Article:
UW Policy Brief Finds Dramatic Increase in Future Demand for Home Care Aides

According to a 2011 policy brief by the University of Washington, titled: “Home Care Aides in Washington State: Current Supply and Future Demand,” the number of Home Care Aides (HCAs) Washington state needs to care for Medicaid consumers alone will increase 56% over the next 20 years.

The data illustrates impacts of an aging population and increased need for long-term care. Key findings in the policy brief include:

  • More than 50,000 HCAs estimated to provide home care for Medicaid consumers in 2010, and even more HCAs serve other populations.
  • By 2030, nearly 77,000 HCAs are estimated are needed to serve Medicaid consumers.
  • Action needed to recruit and retain more HCAs to meet future demands.
  • As the number of Americans in need of long-term care rises from 13 million in 2000 to 27 million in 2050—an increase of over 100%—the federal occupational category called “personal and home care aides” will grow .4%
  • Washington State’s overall population is expected to grow by 45% between 2000 and 2030, the 65 and older population will increase by 151%.
  • If the number of Medicaid consumers receiving home, community-based services from HCAs increases at the same rate as the general population, there will be 56% more Medicaid consumers in 2030 compared with 2010, greatly increasing demand for HCAs.

HCAs provide complex support to people with disabilities and older adults in such activities of daily living as cooking, cleaning, dressing, grooming, taking medications, and transferring into- and out-of-beds. According to the brief, higher training standards will help to stabilize the workforce and build a career pathway for HCAs.

The policy brief was written by the University of Washington Center for Health Workforce Studies through funding from SEIU Healthcare NW Training Partnership.

The brief says:
Washington’s new training standards will help HCAs develop skills that meet the complex needs of the consumers they serve.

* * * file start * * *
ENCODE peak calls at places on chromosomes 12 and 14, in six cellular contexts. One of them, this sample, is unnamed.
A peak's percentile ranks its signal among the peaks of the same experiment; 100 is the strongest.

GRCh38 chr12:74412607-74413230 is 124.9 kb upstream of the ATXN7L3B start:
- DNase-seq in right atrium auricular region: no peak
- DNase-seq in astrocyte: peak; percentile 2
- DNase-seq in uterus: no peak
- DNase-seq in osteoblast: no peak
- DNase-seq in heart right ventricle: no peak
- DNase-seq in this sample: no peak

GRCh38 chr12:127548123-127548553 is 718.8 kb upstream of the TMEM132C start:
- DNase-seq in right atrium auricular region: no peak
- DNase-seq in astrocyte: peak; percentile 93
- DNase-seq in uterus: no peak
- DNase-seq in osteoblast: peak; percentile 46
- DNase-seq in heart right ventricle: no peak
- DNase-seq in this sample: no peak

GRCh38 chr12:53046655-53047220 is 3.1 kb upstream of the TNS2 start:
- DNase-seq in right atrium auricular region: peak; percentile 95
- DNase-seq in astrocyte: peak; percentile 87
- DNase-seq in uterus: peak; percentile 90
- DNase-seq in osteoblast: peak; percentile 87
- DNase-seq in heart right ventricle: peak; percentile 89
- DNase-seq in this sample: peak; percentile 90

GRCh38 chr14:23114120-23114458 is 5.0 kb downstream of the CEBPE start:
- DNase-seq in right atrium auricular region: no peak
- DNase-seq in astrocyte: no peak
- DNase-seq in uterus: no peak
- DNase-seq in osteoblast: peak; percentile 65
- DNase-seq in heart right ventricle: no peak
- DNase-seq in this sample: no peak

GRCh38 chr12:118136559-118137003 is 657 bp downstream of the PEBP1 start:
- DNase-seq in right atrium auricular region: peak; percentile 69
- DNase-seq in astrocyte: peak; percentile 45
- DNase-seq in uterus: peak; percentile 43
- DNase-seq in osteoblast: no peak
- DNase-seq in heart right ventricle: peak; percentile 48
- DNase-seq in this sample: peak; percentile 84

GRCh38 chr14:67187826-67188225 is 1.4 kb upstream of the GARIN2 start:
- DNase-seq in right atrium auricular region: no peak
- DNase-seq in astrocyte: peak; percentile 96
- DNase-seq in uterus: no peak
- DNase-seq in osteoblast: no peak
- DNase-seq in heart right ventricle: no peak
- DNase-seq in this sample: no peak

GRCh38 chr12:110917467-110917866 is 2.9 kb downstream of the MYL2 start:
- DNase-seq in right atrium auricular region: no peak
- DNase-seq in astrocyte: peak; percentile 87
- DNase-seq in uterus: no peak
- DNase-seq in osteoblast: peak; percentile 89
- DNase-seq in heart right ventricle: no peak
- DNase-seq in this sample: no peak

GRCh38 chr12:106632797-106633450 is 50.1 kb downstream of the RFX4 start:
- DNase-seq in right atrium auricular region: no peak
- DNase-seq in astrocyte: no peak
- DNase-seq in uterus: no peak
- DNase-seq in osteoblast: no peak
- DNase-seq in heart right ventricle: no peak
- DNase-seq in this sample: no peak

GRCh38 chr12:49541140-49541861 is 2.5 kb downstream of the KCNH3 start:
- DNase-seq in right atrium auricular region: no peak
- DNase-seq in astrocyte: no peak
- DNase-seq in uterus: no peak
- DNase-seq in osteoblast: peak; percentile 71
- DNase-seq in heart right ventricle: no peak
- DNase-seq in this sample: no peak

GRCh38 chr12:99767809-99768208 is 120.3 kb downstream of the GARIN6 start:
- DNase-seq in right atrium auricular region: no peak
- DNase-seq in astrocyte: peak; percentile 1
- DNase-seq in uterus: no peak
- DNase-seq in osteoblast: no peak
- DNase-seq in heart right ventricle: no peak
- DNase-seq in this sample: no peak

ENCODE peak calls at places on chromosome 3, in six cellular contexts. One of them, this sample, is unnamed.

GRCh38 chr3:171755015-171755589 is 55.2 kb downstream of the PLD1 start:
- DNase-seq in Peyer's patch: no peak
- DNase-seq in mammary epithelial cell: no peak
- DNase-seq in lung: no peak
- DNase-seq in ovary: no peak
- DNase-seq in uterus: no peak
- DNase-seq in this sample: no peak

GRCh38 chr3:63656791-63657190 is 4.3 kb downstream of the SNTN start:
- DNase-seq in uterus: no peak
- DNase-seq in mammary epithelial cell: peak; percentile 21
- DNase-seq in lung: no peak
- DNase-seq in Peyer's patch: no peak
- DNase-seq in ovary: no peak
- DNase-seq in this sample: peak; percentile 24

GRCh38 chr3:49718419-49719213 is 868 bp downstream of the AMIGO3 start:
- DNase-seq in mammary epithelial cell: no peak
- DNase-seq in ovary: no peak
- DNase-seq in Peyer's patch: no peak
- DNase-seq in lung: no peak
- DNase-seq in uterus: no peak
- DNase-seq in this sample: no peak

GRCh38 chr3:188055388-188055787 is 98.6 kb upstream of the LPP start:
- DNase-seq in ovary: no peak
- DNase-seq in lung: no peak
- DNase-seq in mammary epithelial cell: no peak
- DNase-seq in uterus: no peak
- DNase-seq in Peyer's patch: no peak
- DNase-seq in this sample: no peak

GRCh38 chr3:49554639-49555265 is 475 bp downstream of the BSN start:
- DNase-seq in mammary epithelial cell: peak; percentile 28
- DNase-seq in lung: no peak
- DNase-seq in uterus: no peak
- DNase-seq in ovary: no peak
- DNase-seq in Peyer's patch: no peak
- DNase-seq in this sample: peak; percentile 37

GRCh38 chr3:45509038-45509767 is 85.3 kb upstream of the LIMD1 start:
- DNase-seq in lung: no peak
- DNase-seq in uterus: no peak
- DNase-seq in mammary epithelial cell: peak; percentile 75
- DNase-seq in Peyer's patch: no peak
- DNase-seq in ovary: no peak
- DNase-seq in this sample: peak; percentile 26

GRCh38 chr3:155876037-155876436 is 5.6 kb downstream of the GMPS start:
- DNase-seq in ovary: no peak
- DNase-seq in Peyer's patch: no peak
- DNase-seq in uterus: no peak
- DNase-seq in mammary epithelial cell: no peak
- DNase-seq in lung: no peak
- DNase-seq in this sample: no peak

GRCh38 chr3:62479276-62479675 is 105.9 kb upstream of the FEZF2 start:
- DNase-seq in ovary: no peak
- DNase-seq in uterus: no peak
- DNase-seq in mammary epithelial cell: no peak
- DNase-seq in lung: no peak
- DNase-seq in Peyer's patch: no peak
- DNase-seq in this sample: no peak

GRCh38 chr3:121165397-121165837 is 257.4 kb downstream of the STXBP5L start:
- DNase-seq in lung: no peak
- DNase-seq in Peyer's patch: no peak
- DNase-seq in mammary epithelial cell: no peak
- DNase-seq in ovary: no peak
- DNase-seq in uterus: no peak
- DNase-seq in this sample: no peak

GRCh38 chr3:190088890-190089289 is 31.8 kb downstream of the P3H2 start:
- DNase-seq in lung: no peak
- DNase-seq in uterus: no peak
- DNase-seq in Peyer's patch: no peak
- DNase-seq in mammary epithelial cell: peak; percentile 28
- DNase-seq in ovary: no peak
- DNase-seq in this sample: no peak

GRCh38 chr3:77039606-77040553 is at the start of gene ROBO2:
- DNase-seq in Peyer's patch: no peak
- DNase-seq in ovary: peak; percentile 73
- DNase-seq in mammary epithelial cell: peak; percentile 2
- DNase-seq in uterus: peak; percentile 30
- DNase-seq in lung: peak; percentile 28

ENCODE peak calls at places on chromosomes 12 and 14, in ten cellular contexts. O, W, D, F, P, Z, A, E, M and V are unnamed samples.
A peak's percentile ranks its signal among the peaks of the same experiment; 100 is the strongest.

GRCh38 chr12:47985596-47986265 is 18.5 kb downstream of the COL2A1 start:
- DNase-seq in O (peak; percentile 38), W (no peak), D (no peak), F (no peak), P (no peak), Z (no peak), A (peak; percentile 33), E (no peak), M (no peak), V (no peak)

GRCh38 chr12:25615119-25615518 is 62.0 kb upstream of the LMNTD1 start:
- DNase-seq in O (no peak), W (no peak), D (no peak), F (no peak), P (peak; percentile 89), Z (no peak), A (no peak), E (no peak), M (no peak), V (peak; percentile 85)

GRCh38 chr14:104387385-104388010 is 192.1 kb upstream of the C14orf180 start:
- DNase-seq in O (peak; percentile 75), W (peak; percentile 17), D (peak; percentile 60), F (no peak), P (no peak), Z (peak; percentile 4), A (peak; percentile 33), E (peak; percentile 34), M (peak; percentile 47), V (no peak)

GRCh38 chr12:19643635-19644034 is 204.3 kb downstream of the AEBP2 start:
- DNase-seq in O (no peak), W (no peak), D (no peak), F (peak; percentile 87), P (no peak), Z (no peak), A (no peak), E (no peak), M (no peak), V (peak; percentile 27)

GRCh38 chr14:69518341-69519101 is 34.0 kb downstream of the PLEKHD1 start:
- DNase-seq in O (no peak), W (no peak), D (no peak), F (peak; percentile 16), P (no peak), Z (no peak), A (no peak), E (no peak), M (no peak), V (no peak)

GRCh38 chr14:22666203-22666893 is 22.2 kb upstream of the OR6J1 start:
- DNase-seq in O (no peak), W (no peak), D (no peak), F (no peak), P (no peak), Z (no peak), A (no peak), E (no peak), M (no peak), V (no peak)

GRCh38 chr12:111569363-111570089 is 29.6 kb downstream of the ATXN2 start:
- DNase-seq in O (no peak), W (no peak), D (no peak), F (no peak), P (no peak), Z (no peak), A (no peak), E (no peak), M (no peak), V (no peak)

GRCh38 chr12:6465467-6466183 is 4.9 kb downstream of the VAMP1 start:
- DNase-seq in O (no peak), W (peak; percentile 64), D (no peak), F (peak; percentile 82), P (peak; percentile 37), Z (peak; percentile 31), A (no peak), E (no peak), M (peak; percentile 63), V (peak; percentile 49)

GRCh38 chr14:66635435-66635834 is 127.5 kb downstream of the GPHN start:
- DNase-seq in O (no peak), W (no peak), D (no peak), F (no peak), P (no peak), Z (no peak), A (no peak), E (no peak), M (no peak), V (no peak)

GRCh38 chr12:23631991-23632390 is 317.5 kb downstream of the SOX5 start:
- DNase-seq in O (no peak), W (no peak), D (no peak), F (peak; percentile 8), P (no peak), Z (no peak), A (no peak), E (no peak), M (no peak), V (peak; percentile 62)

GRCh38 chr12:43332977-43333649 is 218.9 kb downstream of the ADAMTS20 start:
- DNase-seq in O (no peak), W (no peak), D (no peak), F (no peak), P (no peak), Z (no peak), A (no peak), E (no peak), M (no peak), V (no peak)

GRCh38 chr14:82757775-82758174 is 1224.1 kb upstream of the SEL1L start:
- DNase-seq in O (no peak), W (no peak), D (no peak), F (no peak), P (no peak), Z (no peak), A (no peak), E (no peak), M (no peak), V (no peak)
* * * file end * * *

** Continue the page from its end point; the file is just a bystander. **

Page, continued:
Traditionally, HCAs have faced low wages, few or unaffordable benefits, poor opportunities for advancement, insufficient training, and lack of respect. These factors cause the home care industry to experience high rates of turnover, reducing the continuity of services provided to many consumers and increasing the amount of orientation and training required for new employees.

Studies show that high-quality training increases job satisfaction and can be an effective way to retain HCAs so that consumers can experience more consistent, reliable care. Effective training of HCAs also improves the quality of life of the increasing number of consumers with complex needs.

Charissa Raynor, Executive Director of the SEIU Healthcare NW Training Partnership, says the findings highlight the importance of quality training for workers. “As this report shows, a better trained and more stable workforce leads to better quality care for consumers and ultimately a career ladder for workers.”

The report complements a December 2010 report from SEIU 775 called “Who Cares: A Portrait of Washington State Home Care Workers,” which showed tens of thousands of home care workers struggling on the edge of poverty.